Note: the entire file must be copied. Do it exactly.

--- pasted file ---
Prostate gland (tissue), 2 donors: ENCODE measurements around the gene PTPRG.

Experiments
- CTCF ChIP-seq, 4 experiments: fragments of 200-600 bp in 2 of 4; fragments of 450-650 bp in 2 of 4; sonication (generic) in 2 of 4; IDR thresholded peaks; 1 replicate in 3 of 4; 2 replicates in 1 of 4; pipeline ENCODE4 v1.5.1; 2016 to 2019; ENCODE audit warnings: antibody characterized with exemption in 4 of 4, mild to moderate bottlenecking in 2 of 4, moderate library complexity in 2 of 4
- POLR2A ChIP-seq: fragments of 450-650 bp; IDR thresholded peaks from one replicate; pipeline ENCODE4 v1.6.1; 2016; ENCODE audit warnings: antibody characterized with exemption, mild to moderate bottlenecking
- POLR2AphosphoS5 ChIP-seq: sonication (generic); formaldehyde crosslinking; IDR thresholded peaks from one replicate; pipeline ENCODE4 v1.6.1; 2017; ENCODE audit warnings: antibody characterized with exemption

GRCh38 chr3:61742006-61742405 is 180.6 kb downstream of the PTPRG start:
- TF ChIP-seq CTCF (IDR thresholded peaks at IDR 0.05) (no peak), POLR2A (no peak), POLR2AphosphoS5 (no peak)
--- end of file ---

Prostate gland (tissue), 2 donors: ENCODE measurements around the gene PTPRG.

Experiments
- CTCF ChIP-seq, 4 experiments: fragments of 200-600 bp in 2 of 4; fragments of 450-650 bp in 2 of 4; sonication (generic) in 2 of 4; IDR thresholded peaks; 1 replicate in 3 of 4; 2 replicates in 1 of 4; pipeline ENCODE4 v1.5.1; 2016 to 2019; ENCODE audit warnings: antibody characterized with exemption in 4 of 4, mild to moderate bottlenecking in 2 of 4, moderate library complexity in 2 of 4
- POLR2A ChIP-seq: fragments of 450-650 bp; IDR thresholded peaks from one replicate; pipeline ENCODE4 v1.6.1; 2016; ENCODE audit warnings: antibody characterized with exemption, mild to moderate bottlenecking
- POLR2AphosphoS5 ChIP-seq: sonication (generic); formaldehyde crosslinking; IDR thresholded peaks from one replicate; pipeline ENCODE4 v1.6.1; 2017; ENCODE audit warnings: antibody characterized with exemption

GRCh38 chr3:61742006-61742405 is 180.6 kb downstream of the PTPRG start:
- TF ChIP-seq CTCF (IDR thresholded peaks at IDR 0.05) (no peak), POLR2A (no peak), POLR2AphosphoS5 (no peak)